Official documents

  • Arbitration, Case Concerning the Air Services Agreement of 27 March 1946 (US/France), XVIII RIAA 417, 9 December 1978.Google Scholar

  • Brazil and United States, Framework Agreement for a Mutually Agreed Solution to the Cotton Dispute in the World Trade Organization (WT/DS267), signed in August 2010, available at: <http://www.ustr.gov/webfm_send/1996>.

  • GATT Secretariat, Measures to Deal with Members in Category IV of the Administrative Arrangements on Arrears, GATT Docs PC/7, L/7578, 13 December 1994.Google Scholar

  • WTO Arbitrators Decision, EC – Bananas III (US) (Article 22.6–EC), WT/DS27/ARB, 9 April 1999.Google Scholar

  • WTO Arbitrators Decision, EC – Bananas III (Ecuador) (Article 22.6–EC), WT/DS27/ARB/ECU, 24 March 2000a.Google Scholar

  • WTO Arbitrators Decision, Brazil – Aircraft (Article 22.6–Brazil), WT/DS46/ARB, 28 August 2000b.Google Scholar

  • WTO Arbitrators Decision, US – 1916 Act (EC) (Article 22.6–US), WT/DS136/ARB, 24 February 2004Google Scholar

  • WTO Arbitrators Decision, US – Gambling (Article 22.6–US), WT/DS285/ARB, 21 December 2007.Google Scholar

  • WTO Arbitrators Decision, US – Upland Cotton (Article 22.6 DSU and Article 4.1 SCM – US), WT/DS267/ARB/1, 31 August 2009.Google Scholar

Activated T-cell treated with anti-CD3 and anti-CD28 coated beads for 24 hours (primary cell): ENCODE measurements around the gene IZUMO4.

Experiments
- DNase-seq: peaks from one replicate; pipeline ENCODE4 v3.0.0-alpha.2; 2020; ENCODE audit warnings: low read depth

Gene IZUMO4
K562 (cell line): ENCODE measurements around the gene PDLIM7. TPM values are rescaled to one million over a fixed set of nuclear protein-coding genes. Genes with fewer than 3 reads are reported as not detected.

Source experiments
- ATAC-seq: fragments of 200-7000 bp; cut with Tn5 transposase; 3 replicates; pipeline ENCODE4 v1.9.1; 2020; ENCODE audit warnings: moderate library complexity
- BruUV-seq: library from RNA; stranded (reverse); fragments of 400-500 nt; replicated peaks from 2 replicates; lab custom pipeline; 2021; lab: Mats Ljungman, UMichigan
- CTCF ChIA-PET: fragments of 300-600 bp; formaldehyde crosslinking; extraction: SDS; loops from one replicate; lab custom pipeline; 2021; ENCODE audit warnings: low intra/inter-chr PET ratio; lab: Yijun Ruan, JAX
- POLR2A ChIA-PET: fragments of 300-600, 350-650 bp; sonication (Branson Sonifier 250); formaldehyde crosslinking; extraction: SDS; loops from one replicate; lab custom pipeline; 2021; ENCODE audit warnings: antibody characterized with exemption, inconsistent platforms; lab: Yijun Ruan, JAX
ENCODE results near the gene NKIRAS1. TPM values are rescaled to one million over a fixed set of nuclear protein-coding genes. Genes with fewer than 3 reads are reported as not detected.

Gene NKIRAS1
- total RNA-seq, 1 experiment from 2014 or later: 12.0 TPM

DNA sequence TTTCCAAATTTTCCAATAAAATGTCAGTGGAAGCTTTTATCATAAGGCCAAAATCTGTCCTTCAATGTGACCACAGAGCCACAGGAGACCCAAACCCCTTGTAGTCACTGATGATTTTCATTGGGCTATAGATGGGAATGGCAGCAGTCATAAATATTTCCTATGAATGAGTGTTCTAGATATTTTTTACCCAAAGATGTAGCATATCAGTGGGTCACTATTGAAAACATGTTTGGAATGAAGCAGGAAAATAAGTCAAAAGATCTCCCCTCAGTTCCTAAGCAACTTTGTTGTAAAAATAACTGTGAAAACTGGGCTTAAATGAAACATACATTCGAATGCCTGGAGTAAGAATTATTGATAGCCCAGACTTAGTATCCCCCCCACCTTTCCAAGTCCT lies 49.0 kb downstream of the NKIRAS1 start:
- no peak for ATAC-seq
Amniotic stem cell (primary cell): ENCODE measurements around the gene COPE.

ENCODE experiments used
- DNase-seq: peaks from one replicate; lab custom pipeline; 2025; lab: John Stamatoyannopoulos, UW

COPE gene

• WTO Arbitrators Decision, US – Upland Cotton (Article 22.6 DSU and Article 7.10 SCM – US), WT/DS267/ARB/2, 31 August 2009.Google Scholar

  • WTO Dispute Settlement Body, DSU Negotiations – Special and Differential Treatment for Developing Countries – Proposals on DSU by Cuba, Honduras, India, Indonesia, Malaysia, Pakistan, Sri Lanka, Tanzania and Zimbabwe, TN/DS/W/19, 9 October 2002.Google Scholar

  • WTO Dispute Settlement Body, DSU Negotiations – Proposal by Mexico, TN/DS/W/23, 4 November 2002.Google Scholar

  • WTO Dispute Settlement Body, Minutes of Meeting Held on 13–15 November 2002, TN/DS/M/6, 31 March 2003.Google Scholar

  • WTO Dispute Settlement Body, Notification of a Mutually Satisfactory Temporary Arrangement, WT/DS160/23, 23 June 2003.Google Scholar

  • WTO Dispute Settlement Body, US – Gambling – Recourse by Antigua and Barbuda to Article 22.2 of the DSU, WT/DS285/22, 22 June 2007.Google Scholar